Windows 8 stable on ARM, going to developers soon, say sources

Windows 8 on ARM is coming along nicely, thank you, according to a couple of sources with whom CNET spoke.

Windows 8 running on a Texas Instruments OMAP 4470 processor at CES.
Windows 8 running on a Texas Instruments OMAP 4470 processor at CES. Brooke Crothers

Windows 8 is stable on the ARM chip platform and will be seeded to developers soon, sources told CNET. Devices may be priced significantly less than their Intel counterparts, too.

Windows 8 on ARM should go to developers in February, said one source, who had some hands-on time with a high-profile device from a major PC maker, adding that Windows 8 was impressive and stable.

"In October of last year. [Windows 8 on ARM] scared the industry because it was unstable. But what we are seeing now is quite stable," said another source, who also confirmed an expected February developer time frame.

"We haven't heard this directly from Microsoft, but we've heard this from the hardware partners that [Microsoft] is working with. We've been promised something in the February time frame," the person said.

ARM is less costly: Maybe most significantly, one source said a high-profile device that was demonstrated with fanfare at CES running on Intel chips is expected to be priced hundreds of dollars less on ARM. That device--from a top-tier PC supplier--is cosmetically identical to the Intel device, the source, who saw the ARM-based device, said.

"The bigger implication is, with [Intel-based] ultrabooks you're popularizing the idea that you have this thinner design that turns on faster, that lasts longer [battery life]--but then you have Windows 8 on ARM that's built at a price point that's much lower. And does all of those things too. This is setting up the ultrabook to head right into the teeth of their [ARM] competitor," according to the source.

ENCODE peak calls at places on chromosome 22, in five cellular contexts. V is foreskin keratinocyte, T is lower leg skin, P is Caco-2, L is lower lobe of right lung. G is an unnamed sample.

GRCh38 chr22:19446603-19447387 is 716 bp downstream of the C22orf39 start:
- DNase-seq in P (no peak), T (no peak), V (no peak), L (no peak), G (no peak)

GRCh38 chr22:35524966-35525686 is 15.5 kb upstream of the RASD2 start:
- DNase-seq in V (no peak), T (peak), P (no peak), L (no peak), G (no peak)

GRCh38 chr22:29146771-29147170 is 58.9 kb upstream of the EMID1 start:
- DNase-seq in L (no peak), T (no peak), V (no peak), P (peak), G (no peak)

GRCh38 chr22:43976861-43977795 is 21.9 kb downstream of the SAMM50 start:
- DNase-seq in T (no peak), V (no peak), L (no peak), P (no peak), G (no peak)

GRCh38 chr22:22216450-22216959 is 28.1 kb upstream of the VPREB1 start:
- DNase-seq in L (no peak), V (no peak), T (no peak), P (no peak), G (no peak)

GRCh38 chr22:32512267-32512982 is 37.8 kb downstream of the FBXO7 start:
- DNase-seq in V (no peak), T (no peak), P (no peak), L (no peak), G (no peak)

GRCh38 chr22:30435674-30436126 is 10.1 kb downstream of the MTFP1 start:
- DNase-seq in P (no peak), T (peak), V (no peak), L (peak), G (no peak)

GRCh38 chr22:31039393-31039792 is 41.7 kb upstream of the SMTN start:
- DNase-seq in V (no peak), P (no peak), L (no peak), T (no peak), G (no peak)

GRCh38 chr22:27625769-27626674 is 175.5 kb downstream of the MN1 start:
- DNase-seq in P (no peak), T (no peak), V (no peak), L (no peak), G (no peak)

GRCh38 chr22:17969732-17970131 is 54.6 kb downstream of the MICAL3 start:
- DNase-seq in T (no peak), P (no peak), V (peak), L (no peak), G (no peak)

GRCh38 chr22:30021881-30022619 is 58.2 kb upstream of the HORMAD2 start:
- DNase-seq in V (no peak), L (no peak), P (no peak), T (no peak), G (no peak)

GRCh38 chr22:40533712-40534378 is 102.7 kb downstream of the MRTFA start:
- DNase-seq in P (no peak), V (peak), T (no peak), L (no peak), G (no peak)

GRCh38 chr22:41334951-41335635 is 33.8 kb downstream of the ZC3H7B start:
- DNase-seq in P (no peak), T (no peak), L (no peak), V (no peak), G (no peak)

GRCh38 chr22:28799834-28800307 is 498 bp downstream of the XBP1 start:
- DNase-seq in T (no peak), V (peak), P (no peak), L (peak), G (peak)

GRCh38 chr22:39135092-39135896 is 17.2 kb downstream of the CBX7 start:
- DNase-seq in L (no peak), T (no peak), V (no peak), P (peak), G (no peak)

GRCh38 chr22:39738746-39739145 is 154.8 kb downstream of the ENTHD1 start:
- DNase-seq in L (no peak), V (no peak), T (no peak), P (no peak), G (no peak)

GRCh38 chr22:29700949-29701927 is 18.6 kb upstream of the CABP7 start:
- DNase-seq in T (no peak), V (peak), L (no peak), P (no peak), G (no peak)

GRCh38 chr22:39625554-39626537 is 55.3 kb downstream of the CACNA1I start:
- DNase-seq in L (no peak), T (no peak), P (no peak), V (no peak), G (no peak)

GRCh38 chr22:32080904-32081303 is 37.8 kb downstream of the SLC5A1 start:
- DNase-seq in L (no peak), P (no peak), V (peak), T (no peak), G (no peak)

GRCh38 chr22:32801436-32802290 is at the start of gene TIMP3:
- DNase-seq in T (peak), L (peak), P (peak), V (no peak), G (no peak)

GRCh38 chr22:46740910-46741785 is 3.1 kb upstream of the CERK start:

ARM and Intel releases not necessarily staggered: And another potential plus for ARM: There's no reason to believe that the release of Windows 8 on ARM and Intel platforms should be "staggered," said one source, implying that the release of Windows 8 on ARM should not be later than the release of Windows 8 on Intel. The source, however, made it clear that this was his impression and not based on any official word from Microsoft. Others have claimed that Windows on ARM will be late .

Windows 8 has been characterized as the most significant Microsoft operating system upgrade since Windows 3.0. And that may not be an overstatement. For the first time, a mainstream Microsoft operating system will run on both Intel/AMD chips and ARM--the latter the most widely used chip design in the world.

The largest ARM chip suppliers today are Texas Instruments, Qualcomm, and Nvidia. Windows 8 is running stably on at least two ARM platforms, according to one source.

That's not to say there aren't plenty of lingering questions, though. One of the biggest is Microsoft Office. Neither of the sources have seen Microsoft's killer app running on ARM, but one person said that "I'm hearing Office is fine [on ARM]."

And about those legacy apps: Then there's legacy applications, a point Intel is not bashful about bringing up since it expects this to be a compelling advantage over ARM, at least initially. "I'm not aware of any third-party legacy applications running on Windows 8 on ARM," one source said. "Of course, some of the Metro apps that Microsoft has demoed will be available on Windows on ARM. These are mostly HTML5 apps," this person said.

"That's one of the snags that Microsoft is trying to work through. You want to come out with a fairly robust library of applications," the other source said.

Both believe this is one of the reasons Microsoft is being cautious about demonstrating Windows 8 on ARM. Public demonstrations of Windows 8 on ARM at CES were of two kinds: either lifeless exhibits of devices doing next to nothing behind glass, or tightly controlled seconds-long demonstrations that revealed little.

Microsoft declined to comment.

About the author

Brooke Crothers writes about mobile computer systems, including laptops, tablets, smartphones: how they define the computing experience and the hardware that makes them tick. He has served as an editor at large at CNET News and a contributing reporter to The New York Times' Bits and Technology sections. His interest in things small began when living in Tokyo in a very small apartment for a very long time.

 

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